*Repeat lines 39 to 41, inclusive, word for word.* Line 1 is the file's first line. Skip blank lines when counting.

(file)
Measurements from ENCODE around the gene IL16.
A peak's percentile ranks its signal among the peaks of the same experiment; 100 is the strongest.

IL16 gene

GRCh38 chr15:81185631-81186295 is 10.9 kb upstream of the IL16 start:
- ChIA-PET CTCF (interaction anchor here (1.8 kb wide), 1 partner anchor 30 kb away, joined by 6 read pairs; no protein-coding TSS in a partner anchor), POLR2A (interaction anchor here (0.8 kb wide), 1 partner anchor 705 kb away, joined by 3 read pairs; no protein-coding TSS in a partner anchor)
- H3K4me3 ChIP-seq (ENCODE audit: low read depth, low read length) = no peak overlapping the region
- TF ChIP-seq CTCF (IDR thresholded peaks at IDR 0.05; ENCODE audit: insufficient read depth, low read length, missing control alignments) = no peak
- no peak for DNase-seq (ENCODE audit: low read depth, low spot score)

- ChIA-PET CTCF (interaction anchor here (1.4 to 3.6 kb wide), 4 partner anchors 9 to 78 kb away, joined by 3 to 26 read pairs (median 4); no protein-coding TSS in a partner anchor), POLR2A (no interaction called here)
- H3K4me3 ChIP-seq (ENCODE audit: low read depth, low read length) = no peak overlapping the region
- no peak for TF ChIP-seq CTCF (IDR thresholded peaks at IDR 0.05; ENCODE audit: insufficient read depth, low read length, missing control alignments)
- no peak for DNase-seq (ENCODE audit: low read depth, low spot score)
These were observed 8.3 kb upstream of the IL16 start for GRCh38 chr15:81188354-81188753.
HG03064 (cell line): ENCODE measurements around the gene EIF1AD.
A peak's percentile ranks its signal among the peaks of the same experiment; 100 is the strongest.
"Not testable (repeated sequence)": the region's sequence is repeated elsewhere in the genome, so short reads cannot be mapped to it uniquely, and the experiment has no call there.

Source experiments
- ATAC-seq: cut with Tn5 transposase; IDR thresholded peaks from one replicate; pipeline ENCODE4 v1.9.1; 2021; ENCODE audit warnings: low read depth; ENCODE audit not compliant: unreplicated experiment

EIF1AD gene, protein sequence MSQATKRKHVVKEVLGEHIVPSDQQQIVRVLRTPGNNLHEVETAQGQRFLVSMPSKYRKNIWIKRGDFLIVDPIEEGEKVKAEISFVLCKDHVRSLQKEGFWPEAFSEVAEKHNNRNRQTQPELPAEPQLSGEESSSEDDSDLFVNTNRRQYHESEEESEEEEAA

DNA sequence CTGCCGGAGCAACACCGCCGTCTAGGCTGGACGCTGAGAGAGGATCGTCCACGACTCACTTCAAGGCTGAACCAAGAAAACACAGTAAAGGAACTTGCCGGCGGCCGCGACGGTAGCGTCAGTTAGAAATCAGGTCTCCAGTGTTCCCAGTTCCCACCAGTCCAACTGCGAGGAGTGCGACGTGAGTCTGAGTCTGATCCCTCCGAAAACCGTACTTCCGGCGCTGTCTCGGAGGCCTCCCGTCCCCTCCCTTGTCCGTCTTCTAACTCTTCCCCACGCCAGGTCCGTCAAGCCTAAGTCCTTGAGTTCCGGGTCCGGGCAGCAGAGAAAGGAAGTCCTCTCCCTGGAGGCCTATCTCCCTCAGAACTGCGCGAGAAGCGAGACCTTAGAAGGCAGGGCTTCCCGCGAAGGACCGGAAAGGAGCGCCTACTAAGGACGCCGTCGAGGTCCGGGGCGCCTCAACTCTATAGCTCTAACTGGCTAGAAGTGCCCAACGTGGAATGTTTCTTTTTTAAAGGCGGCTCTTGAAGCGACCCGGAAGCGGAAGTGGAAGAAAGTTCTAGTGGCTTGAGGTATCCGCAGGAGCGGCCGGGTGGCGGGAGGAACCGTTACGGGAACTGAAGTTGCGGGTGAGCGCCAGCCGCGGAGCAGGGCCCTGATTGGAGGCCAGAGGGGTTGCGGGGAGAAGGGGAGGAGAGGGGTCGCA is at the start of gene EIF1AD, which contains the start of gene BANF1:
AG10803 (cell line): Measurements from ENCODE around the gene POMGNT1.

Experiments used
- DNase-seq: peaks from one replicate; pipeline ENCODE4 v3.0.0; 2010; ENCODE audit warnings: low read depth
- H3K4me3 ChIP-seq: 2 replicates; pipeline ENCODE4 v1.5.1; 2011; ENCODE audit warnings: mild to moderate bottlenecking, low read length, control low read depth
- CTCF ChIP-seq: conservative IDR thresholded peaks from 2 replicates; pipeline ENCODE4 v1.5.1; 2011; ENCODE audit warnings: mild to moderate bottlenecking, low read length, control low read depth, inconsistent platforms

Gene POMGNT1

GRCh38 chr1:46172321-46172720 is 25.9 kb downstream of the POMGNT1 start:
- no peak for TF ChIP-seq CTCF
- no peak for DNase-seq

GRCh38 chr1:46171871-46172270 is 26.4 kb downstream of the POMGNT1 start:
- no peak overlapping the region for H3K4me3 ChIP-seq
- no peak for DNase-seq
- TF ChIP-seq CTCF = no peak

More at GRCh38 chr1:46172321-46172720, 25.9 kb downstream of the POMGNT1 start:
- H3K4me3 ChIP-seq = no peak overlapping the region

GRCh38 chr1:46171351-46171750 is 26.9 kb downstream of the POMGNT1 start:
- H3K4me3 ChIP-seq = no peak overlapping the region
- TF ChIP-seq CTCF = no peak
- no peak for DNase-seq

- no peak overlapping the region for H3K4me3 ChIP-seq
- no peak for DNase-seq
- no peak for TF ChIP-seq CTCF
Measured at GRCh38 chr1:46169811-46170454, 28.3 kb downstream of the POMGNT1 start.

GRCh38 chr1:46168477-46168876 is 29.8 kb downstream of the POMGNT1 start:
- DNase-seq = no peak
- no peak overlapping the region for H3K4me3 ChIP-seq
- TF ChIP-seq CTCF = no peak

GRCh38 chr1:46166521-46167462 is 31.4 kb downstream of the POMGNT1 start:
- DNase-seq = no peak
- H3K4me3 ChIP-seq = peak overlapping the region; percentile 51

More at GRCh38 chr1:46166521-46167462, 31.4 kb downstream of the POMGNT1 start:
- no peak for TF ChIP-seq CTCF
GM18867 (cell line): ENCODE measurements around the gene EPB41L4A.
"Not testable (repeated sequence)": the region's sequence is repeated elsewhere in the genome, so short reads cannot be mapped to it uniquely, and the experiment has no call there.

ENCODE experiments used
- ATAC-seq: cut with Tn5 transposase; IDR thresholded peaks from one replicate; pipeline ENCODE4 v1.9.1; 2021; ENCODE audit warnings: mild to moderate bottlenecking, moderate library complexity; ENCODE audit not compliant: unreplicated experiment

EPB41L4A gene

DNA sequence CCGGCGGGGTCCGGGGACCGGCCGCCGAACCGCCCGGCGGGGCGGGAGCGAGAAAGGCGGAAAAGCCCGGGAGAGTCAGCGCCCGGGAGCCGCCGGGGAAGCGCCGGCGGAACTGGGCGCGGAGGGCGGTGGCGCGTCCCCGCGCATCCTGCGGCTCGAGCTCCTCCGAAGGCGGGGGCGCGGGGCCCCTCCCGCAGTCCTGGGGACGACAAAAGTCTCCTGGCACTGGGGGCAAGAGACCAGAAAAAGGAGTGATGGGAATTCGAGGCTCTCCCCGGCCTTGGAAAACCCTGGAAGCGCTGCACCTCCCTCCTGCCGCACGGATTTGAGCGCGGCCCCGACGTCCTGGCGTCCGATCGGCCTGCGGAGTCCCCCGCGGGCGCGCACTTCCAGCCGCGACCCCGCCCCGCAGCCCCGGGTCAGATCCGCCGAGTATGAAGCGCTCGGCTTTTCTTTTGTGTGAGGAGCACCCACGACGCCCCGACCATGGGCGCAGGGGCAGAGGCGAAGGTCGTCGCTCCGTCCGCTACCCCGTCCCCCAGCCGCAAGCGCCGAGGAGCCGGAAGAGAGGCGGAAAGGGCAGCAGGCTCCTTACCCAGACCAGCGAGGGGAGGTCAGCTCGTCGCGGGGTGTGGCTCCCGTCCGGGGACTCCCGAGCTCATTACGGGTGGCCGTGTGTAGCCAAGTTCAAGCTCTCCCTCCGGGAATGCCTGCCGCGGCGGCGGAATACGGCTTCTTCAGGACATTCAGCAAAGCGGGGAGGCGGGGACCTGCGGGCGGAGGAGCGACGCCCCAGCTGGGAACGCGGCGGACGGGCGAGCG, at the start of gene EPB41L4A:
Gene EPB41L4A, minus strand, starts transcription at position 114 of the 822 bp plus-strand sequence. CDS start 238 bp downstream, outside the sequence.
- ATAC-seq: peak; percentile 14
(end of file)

- no peak for DNase-seq

- no peak overlapping the region for H3K4me3 ChIP-seq
- no peak for DNase-seq